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PEOPLE : Premiere Magazine's Lyne Hired by Walt Disney Co.

January 03, 1996|JAMES BATES | TIMES STAFF WRITER

Premiere magazine Editor in Chief Susan Lyne has been hired as a top executive at Walt Disney Co.'s Motion Pictures Group, where she will acquire and develop material for films.

Lyne, who will be based in New York, plans to buy books, screenplays and stage plays for Disney. Her formal title in the newly created job will be executive vice president in charge of acquisition and development of intellectual material and new opportunities. Joe Roth, chairman of the Disney group, said Lyne will "be an invaluable asset to our growing presence in New York."

In an interview, Lyne said she will be succeeded at the movie industry magazine by Christopher Connelly, a Premiere executive editor.

Lyne's departure comes six months after French publisher Hachette Filipacchi Magazines Inc., in partnership with New World Communications, agreed to buy Premiere for about $20 million from K-III Communications. Lyne said she has considered leaving the magazine several times in the past, but wanted to wait until things had settled down after the sale before considering offers.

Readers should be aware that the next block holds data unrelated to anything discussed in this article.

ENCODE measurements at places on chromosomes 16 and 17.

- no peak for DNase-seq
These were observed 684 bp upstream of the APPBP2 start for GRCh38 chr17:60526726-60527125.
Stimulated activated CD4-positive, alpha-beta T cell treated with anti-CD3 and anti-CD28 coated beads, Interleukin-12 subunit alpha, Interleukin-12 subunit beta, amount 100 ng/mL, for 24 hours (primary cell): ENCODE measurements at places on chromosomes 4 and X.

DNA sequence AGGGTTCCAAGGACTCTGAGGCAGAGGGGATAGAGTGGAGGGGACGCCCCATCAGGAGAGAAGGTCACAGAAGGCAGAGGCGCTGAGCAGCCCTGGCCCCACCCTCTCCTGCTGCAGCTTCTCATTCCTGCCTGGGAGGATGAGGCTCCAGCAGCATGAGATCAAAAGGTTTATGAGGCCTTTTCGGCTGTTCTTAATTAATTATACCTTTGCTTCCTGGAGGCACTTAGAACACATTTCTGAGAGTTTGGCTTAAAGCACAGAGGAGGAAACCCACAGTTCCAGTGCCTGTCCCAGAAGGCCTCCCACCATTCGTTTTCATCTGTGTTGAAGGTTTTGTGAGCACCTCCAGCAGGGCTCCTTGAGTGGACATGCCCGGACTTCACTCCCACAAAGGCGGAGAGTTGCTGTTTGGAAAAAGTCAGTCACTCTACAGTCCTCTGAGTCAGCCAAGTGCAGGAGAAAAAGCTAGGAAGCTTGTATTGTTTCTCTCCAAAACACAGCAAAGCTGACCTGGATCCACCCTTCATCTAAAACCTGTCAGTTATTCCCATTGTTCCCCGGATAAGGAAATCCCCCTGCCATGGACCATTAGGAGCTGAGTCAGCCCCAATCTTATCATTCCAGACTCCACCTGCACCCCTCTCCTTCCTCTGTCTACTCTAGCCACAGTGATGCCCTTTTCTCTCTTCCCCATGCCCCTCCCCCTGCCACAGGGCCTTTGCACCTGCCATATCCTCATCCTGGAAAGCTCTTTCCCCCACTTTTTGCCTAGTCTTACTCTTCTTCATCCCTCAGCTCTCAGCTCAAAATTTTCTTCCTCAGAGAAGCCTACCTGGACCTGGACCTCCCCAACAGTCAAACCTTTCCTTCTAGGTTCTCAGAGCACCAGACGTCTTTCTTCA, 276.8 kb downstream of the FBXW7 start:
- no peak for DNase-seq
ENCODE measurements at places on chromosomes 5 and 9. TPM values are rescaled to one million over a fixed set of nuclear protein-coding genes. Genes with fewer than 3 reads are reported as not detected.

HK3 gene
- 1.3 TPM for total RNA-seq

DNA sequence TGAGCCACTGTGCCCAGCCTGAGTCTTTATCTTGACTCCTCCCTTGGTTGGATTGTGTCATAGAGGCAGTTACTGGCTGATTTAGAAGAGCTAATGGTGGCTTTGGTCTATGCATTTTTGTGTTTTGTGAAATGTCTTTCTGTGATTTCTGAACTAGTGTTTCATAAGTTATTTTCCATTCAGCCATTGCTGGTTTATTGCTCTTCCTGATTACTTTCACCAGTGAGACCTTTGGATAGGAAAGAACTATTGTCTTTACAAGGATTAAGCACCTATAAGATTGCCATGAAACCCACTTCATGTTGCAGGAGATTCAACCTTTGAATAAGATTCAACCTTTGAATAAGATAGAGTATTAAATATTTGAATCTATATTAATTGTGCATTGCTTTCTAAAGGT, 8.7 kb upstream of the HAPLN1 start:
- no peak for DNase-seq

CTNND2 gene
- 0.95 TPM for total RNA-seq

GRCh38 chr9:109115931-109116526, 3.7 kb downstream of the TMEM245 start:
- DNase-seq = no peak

Lyne previously was managing editor of the Village Voice, managing editor of New Times and an editor at Francis Ford Coppola's City magazine. She also worked in the film industry for three years as a vice president at Jane Fonda and Bruce Gilbert's IPC Films.

Under Lyne, Premiere, which has a circulation of about 600,000, grew from a start-up that many in the industry predicted would fail to one of the most closely read publications about Hollywood, although it only recently began turning a profit.

The magazine's annual "Power List" ranking Hollywood's most powerful executives, producers, directors and stars has become one of the more bizarre annual rites of Hollywood, with executives launching full-scale lobbying campaigns and hiring publicists to try to get on it.

In an interview, Lyne joked that one of the best things about the new job is not having to field another call from angry executives upset about not being included on the list or about being ranked lower than they felt they deserved.

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